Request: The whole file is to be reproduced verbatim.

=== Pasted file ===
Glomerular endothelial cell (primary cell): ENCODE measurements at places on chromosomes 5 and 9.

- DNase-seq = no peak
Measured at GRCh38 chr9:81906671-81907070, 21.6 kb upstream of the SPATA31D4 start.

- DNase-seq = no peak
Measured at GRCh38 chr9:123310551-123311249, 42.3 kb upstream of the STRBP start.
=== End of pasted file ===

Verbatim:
Glomerular endothelial cell (primary cell): ENCODE measurements at places on chromosomes 5 and 9.

- DNase-seq = no peak
Measured at GRCh38 chr9:81906671-81907070, 21.6 kb upstream of the SPATA31D4 start.

- DNase-seq = no peak
Measured at GRCh38 chr9:123310551-123311249, 42.3 kb upstream of the STRBP start.